Obama presents Medal of Honor to Marine who jumped on grenade


'Your heroism will inspire for generations': Obama presents Medal of Honor to fearless Marine, 24, who lost an eye and part of his jaw when he jumped on a grenade to shield his comrade

Kyle Carpenter shielded his friend from the blast on a rooftop in the Helmand province in November 2010 - and both men survivedHe lost his right eye and most of his teeth, suffered a shattered jaw and broke his arm in multiple places and has undergone 30+ surgeries sinceAs Obama presented him with the award at a White House ceremony, he paid tribute to him as 'the best example of what you want in an American'


He added that Kyle proudly wore his scars as a sign of his service - and admitted they were a hit with womenHe earlier said he is not comfortable with the award, knowing that many of his comrades died or suffered injuries without recognitio

President Obama today presented the Medal of Honor to a Marine who lost an eye and most of his jaw after fearlessly shielding a comrade from a grenade blast in Afghanistan - and told him that his heroism 'will inspire for generations'.

Retired Corporal William 'Kyle' Carpenter, 24, from Flowood, Mississippi, received the nation's top military award in the East Room of the White House,


becoming the eighth living recipient for actions in Afghanistan or Iraq.

It comes nearly four years after he threw himself on top of a grenade to save his friend, Lance Cpl. Nicholas Eufrazio, while they stood guard on a rooftop in the Helmand province in November 2010.

'Anybody who has had a chance to get to know this young man, you're not going to get a better example of what you want in an American or a marine,' Obama said at the ceremony.

A hero honored: President Obama presented Retired Corporal William 'Kyle' Carpenter, 24, with the Medal of Honor on Thursday - the nation's top military award - for his service in Afghanistan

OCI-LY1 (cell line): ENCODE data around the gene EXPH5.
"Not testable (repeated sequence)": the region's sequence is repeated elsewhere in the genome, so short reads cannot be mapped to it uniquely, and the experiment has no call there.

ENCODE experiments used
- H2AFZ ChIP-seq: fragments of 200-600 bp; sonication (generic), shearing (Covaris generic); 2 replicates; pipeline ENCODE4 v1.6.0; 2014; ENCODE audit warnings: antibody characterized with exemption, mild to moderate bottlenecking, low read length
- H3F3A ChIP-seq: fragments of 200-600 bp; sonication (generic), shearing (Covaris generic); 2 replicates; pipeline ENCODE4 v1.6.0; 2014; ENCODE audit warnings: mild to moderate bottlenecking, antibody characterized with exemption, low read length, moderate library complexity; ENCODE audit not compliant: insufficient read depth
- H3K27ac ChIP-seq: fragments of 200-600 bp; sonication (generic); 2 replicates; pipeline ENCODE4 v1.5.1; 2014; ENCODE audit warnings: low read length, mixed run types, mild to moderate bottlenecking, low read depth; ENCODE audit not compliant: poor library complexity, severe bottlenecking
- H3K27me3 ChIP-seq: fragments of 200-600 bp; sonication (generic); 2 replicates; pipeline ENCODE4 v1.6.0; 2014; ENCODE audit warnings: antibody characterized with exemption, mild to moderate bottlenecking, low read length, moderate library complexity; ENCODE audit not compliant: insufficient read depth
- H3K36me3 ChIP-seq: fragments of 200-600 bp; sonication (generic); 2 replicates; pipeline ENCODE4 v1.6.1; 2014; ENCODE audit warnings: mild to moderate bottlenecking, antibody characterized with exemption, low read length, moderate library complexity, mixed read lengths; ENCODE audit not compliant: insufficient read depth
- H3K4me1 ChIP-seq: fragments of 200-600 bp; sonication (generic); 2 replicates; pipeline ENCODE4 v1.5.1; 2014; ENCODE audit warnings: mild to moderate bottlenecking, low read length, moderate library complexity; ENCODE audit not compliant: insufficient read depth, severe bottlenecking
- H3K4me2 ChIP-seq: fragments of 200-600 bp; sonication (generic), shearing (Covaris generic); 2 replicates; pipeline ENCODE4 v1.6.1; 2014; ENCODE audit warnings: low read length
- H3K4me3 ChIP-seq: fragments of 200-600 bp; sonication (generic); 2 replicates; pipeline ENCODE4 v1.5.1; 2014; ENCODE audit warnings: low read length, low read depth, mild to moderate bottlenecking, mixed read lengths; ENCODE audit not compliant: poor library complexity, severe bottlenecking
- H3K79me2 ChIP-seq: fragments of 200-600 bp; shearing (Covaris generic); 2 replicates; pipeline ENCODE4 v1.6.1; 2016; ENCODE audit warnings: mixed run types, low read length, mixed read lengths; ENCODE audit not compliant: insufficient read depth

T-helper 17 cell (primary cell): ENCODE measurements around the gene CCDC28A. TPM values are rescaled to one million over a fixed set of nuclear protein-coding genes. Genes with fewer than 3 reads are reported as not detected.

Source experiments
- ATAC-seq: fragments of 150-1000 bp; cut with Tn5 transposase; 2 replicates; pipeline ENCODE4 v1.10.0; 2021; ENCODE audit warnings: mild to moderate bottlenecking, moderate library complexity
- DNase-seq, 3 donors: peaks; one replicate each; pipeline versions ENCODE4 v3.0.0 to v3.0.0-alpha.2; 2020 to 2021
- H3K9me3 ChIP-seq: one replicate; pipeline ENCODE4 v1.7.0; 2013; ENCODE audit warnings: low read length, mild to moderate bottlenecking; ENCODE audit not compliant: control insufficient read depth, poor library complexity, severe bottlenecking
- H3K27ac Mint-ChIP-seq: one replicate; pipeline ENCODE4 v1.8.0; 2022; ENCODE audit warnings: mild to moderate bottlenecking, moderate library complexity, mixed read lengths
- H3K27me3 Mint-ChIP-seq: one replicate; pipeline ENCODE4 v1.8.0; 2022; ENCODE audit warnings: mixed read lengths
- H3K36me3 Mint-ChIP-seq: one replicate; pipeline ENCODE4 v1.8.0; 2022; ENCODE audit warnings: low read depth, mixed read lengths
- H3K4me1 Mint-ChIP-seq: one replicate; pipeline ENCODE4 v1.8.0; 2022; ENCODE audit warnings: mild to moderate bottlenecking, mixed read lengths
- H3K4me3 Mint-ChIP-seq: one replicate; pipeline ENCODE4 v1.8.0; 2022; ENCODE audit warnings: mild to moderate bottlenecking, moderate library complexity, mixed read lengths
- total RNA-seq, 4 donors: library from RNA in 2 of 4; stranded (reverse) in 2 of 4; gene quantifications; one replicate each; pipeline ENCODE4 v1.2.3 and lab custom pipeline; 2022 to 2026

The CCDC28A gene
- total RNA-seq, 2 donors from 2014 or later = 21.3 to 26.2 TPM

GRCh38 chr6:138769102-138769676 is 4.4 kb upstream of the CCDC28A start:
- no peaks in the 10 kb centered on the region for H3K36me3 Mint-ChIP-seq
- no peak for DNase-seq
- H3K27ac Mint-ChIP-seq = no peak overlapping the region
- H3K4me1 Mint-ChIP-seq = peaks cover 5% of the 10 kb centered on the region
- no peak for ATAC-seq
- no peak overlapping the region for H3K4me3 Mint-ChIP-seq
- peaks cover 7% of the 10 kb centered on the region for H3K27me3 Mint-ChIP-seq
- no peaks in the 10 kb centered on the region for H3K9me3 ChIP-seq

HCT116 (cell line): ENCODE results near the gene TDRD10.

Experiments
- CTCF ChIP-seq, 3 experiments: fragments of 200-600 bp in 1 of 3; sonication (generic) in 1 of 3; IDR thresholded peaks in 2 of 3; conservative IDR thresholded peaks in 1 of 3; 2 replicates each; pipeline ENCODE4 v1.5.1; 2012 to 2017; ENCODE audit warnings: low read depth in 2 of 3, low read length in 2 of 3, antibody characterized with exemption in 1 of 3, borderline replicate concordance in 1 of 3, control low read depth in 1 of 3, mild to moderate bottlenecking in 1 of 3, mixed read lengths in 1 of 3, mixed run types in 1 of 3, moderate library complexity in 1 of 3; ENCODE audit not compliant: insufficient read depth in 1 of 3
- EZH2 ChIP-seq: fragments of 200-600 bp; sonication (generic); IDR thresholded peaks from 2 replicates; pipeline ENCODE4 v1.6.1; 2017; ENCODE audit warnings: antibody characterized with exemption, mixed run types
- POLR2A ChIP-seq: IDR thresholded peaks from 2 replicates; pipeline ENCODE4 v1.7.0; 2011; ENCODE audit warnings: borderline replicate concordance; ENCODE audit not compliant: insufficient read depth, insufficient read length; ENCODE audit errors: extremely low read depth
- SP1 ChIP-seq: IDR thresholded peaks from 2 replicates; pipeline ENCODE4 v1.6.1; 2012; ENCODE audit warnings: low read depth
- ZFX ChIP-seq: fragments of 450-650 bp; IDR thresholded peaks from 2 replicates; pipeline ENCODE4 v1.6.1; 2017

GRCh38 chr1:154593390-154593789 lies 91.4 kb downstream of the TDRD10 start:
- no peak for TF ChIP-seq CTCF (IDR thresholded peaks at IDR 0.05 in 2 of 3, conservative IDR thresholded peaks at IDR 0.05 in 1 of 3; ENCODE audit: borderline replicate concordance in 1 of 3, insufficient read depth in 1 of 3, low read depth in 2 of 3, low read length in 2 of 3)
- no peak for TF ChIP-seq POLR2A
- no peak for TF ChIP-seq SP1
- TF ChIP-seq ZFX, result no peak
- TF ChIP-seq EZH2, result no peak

Proud of his scars: Carpenter lost his right eye and suffered multiple other injuries when he jumped on a grenade to save a comrade in the Helmand Province in 2010. He has since been fitted with a glass eye

'If any American seeks a model of the strength and resilience that defines us as a people, I want you to consider Kyle... Kyle, you not only saved your brother in arms, you displayed heroism in a blink of an eye that will inspire for generations.'

Carpenter had been in Afghanistan for just five months when enemy forces, hidden behind walls, lobbed three grenades into Carpenter's patrol base.


One of the grenades injured an Afghan National Army soldier, the second did not detonate and the third landed close to Carpenter and Eufrazio.

Carpenter, who was working as a machine gunner, threw himself between the grenade and Eufrazio to shield him. The blast deflected down, with Carpenter absorbing most of the explosion.

'The man you see before you today should not be alive today,' Obama said at the ceremony. 'Hand grenades are one of the most awful weapons of war... If one lands nearby you have mere seconds to find coverage... Up close it's almost certain death.'


Thankful: Obama shakes hands with Kyle Carpenter, 24, after presenting him with the award on Thursday

Proud: Carpenter, who is from Mississippi, smiles as the president gives him a round of applause

Tribute: Obama said Carpenter would wear the medal for others who'd served and who didn't make it back